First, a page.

So, for the purposes of this post, I'm jettisoning romantic love and instead focusing on people I admire.
Well, first and foremost I would have to put my mother--she is the one exception to the rule I'm setting for myself that these can't be people I know personally, because then it would be impossible to keep the list to a manageable size and if I left someone off (unintentionally, it must be said) I would feel terrible. I've also decided not to go with the 'obvious' answers: in fact, I should probably just get those out of the way now. Martin Luther King Jr, Jesus, the Dalai Lama, Sojourner Truth, Leonardo DaVinci, Toni  Morrison, Betty Friedan. And, hell, it's still hard to keep it to a manageable size, so let's just say...five.
So. In no particular order:
1. My mother. Wise, witty, kind, compassionate, blunt. I am my mother's daughter. I love her more than words can say. Especially around Mother's Day it's common to hear people spouting off about how their mothers are the best in the world. This is empirically false, as my mom is the best in the world, and thus every other mother, while of course superlative in her own way, is inferior to her. Just getting that out of the way (and just kidding...kind of. Please don't send hate mail).
2. Albert Schweitzer. I read a book about him (auf Deutsch) when I was in high school and was blown away. Philosopher? Check. Kick-ass theologian? Yup. Physician? That too. Anti-racism and anti-colonialism advocate at the fin-de-freaking-siecle? Sure enough. Premier organist and music theorist? You know it. Established a medical mission in Gabon, wrote books on subjects as diverse as philosophy, theology, medicine, music theory, and civil rights, and was a vegetarian. Everyone thinks William Carlos Williams was such a Renaissance man because he wrote poetry as well as practicing medicine; Schweitzer would have pwned him in a second. He wrote a book called "The Psychiatric Study of Jesus." It gets no more rad than that.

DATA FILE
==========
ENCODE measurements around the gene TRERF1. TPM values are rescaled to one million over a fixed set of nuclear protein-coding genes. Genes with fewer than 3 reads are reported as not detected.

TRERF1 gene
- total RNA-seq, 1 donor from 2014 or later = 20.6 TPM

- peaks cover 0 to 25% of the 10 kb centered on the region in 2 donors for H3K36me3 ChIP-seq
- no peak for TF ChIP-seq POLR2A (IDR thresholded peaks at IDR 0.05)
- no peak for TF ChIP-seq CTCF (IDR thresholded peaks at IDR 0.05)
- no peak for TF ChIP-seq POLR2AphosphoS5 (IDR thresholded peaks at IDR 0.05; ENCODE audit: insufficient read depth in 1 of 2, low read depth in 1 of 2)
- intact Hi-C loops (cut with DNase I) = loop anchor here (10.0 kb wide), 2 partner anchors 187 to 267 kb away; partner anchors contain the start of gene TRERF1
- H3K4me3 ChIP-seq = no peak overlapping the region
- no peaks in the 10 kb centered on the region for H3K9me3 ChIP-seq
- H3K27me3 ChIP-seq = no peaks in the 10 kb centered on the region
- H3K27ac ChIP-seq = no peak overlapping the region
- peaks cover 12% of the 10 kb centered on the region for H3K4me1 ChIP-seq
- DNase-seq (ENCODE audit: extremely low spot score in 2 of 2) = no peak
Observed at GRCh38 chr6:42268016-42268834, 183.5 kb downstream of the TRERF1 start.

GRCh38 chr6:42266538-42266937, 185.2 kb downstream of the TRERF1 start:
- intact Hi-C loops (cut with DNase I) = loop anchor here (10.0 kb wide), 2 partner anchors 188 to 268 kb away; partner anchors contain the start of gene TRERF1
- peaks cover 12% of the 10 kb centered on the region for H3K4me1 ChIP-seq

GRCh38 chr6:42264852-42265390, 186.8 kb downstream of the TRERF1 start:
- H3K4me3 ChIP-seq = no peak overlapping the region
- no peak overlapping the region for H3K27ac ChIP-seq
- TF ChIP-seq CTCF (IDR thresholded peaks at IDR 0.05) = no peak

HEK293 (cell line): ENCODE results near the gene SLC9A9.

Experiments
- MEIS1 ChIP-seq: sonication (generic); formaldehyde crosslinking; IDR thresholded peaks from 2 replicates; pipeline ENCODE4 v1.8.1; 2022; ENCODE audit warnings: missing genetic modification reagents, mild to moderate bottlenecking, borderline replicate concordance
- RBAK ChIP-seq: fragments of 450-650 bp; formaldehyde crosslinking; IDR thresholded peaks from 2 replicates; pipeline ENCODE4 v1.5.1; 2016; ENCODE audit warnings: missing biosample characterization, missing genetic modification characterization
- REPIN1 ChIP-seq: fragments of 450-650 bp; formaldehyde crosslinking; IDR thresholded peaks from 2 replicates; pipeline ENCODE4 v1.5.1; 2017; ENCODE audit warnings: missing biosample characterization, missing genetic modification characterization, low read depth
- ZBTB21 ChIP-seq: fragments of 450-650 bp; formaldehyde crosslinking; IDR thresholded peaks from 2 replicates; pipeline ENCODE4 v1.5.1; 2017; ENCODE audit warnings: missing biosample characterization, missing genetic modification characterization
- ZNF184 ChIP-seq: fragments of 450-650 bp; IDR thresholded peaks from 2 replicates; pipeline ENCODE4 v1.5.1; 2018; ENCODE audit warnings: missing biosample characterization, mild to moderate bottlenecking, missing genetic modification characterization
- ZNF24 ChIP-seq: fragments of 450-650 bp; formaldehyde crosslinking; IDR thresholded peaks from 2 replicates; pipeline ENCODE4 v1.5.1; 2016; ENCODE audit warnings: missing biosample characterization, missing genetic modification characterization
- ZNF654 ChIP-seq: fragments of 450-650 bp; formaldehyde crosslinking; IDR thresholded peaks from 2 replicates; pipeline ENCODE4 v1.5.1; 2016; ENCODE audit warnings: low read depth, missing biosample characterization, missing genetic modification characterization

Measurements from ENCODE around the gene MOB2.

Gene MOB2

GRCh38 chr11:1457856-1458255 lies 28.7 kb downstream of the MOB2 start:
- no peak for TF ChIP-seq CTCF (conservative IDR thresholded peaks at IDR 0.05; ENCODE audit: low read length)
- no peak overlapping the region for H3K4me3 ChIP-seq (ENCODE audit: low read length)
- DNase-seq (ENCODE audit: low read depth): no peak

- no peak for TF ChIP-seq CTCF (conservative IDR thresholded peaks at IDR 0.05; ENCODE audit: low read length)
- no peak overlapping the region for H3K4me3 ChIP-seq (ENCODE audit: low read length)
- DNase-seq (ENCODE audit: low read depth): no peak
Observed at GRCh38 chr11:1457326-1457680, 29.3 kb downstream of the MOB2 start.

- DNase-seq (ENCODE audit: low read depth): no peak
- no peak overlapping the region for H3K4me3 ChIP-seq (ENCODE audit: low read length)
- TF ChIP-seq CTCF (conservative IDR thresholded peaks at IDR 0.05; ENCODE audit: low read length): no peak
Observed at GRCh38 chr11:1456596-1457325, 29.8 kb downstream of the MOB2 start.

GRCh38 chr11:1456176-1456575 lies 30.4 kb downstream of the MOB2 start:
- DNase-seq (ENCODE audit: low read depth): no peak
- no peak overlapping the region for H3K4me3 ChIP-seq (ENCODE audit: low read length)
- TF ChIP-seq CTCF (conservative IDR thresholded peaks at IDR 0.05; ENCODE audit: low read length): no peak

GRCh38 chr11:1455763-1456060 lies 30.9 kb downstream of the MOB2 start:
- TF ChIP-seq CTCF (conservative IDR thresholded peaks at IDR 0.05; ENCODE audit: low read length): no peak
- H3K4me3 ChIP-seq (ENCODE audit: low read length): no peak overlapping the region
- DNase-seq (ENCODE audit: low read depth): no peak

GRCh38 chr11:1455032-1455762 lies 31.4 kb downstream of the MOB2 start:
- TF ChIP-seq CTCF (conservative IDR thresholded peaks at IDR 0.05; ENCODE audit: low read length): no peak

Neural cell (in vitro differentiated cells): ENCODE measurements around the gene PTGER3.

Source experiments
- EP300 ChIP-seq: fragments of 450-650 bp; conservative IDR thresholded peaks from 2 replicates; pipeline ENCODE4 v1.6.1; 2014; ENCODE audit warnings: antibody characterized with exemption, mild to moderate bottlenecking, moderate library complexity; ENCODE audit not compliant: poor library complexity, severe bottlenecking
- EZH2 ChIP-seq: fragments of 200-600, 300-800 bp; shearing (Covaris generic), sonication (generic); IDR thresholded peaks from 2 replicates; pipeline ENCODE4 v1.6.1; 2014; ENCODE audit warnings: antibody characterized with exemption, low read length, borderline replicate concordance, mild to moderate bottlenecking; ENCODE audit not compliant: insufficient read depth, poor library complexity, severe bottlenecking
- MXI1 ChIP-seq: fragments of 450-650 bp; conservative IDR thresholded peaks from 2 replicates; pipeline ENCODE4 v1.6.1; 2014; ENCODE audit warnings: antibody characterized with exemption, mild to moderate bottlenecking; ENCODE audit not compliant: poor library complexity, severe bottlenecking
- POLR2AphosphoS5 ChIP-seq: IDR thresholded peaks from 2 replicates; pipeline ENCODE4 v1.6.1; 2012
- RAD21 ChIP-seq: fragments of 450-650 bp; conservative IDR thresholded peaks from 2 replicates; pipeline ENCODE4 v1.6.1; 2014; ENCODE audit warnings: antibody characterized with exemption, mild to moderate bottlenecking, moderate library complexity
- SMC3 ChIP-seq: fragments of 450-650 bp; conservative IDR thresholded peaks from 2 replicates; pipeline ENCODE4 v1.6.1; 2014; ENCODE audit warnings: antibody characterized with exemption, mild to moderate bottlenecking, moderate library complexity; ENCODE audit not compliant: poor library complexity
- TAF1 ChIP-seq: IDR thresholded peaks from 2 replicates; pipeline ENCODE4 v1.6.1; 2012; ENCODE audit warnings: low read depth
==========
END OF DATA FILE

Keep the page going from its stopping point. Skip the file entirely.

3. Elizabeth Cady Stanton. Abolitionist, feminist, and scholar, who in the 1890s wrote 'The Woman's Bible,' the first widely known piece of feminist criticism of the Judeo-Christian scriptures. She waded into territory that other early feminists and suffragists thought was too controversial. Also, interestingly, she is recognized as a saint by the Episcopal Church. While I was a student at Cornell I got to visit her old house in Seneca Falls, NY--it was a wonderful day.
4. Marie Sklodowska-Curie: First person (not woman, PERSON) to be honored with two Nobel prizes: one in Physics, which she shared with her husband, and one in Chemistry, which was hers alone. She was the first to use the now-ubiquitous term 'radioactivity.' One hundred years later she's still the only person to have received prizes in two scientific disciplines: bam. At the beginning of the twentieth century she used both her maiden and married names, and combined an active scientific career with motherhood. Unfortunately, she died of aplastic anemia brought on by her extensive exposure to high levels of radiation. Sad.